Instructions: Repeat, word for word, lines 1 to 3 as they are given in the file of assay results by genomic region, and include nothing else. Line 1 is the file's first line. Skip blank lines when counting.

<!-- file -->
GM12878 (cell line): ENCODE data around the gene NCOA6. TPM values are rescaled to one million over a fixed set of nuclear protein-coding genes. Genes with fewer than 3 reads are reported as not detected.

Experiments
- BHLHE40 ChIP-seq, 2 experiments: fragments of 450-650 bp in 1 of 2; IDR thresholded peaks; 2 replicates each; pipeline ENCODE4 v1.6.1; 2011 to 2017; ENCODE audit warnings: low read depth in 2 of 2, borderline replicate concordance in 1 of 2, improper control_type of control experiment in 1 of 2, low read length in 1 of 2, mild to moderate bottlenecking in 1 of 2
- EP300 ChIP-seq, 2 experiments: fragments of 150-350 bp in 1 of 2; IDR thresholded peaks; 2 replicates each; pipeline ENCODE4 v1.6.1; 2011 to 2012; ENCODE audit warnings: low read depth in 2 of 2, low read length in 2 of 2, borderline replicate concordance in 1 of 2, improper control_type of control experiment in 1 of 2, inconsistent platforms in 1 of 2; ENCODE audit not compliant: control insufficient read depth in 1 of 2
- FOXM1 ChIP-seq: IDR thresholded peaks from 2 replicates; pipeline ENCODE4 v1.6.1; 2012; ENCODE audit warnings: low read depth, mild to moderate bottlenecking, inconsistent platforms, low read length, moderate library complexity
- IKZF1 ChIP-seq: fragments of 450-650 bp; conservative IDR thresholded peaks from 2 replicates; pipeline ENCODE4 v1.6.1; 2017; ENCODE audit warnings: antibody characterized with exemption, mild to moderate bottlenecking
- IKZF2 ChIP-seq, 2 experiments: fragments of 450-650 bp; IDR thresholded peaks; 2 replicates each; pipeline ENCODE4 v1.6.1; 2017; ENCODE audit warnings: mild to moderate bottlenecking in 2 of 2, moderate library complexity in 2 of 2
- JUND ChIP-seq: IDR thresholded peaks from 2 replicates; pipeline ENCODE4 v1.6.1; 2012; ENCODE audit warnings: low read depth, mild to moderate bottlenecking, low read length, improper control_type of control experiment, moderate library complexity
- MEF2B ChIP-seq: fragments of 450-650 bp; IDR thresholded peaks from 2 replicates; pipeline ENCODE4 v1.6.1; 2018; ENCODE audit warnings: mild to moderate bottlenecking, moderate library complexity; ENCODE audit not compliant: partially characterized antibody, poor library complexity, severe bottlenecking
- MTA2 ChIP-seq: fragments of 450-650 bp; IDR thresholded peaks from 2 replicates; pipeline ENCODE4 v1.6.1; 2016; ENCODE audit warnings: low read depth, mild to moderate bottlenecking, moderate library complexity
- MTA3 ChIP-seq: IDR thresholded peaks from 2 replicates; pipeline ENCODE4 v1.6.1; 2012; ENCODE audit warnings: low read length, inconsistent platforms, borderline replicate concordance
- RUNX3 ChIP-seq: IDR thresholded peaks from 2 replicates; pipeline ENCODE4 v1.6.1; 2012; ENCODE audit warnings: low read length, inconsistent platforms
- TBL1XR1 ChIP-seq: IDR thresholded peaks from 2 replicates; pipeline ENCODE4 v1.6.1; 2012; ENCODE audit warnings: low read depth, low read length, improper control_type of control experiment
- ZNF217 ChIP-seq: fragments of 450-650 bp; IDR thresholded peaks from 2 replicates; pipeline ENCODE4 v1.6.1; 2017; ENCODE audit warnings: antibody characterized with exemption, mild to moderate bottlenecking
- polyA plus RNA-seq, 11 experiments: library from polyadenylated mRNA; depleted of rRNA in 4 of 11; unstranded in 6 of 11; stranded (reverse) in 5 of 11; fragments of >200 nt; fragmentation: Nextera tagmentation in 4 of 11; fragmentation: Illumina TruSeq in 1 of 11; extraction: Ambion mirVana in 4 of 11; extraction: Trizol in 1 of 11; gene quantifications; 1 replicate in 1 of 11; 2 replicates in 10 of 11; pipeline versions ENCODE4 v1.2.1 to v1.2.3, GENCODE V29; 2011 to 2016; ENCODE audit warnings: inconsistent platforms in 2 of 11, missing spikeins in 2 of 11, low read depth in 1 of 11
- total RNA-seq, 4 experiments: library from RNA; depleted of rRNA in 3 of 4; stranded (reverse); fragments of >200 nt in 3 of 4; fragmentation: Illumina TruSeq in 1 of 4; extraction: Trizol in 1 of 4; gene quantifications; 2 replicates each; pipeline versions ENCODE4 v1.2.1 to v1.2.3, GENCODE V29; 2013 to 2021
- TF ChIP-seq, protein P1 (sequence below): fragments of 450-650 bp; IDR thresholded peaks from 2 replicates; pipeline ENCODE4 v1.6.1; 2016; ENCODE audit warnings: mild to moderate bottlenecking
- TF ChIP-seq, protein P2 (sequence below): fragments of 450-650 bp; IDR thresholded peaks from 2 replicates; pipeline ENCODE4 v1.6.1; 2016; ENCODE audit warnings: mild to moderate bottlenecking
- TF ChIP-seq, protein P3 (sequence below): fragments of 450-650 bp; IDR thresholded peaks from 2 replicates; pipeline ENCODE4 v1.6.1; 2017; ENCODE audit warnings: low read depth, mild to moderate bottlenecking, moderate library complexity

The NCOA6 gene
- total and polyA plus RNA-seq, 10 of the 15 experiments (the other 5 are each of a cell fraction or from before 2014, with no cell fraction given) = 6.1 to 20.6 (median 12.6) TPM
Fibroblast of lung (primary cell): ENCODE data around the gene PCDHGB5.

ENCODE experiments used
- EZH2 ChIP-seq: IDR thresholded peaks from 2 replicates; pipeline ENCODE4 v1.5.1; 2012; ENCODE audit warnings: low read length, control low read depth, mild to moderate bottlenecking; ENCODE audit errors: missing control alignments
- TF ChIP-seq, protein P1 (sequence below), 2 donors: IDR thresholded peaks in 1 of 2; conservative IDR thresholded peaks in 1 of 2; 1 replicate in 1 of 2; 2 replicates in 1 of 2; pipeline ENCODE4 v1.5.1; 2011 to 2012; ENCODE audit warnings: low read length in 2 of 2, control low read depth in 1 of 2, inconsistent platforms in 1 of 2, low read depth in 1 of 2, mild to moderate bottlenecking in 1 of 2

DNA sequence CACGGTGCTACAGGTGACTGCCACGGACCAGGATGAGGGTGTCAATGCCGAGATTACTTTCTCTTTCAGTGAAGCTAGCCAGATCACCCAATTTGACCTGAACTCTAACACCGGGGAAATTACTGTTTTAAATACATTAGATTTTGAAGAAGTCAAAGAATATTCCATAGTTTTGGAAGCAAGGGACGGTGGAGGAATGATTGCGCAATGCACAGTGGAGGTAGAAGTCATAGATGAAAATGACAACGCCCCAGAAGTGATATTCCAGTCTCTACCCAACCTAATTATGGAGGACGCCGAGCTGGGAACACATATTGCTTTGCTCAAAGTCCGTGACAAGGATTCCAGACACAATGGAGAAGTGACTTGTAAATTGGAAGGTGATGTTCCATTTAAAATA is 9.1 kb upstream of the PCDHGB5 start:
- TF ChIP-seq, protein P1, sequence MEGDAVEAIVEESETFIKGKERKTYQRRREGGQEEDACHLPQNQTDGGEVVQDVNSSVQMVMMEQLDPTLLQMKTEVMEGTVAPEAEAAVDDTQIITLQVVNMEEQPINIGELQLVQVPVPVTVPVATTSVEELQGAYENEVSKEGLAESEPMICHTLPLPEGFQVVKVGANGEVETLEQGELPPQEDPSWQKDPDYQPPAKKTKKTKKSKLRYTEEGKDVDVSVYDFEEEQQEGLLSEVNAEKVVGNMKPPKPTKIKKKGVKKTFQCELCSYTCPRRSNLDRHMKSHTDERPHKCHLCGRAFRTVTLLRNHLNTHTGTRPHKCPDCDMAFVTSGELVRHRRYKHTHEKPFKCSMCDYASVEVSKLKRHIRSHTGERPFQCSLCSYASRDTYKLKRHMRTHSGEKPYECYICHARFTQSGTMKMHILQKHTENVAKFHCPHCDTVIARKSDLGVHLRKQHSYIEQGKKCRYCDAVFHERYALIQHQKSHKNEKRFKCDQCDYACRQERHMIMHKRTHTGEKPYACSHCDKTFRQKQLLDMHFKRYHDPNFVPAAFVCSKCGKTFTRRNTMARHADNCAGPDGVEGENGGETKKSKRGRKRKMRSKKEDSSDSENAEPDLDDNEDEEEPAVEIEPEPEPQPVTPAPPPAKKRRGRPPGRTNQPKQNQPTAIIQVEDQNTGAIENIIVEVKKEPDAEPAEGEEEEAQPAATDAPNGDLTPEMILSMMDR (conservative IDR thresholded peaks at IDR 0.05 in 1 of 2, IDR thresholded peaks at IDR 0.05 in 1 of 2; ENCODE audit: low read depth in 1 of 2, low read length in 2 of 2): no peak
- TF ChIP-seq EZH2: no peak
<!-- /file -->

GM12878 (cell line): ENCODE data around the gene NCOA6. TPM values are rescaled to one million over a fixed set of nuclear protein-coding genes. Genes with fewer than 3 reads are reported as not detected.

Experiments
- BHLHE40 ChIP-seq, 2 experiments: fragments of 450-650 bp in 1 of 2; IDR thresholded peaks; 2 replicates each; pipeline ENCODE4 v1.6.1; 2011 to 2017; ENCODE audit warnings: low read depth in 2 of 2, borderline replicate concordance in 1 of 2, improper control_type of control experiment in 1 of 2, low read length in 1 of 2, mild to moderate bottlenecking in 1 of 2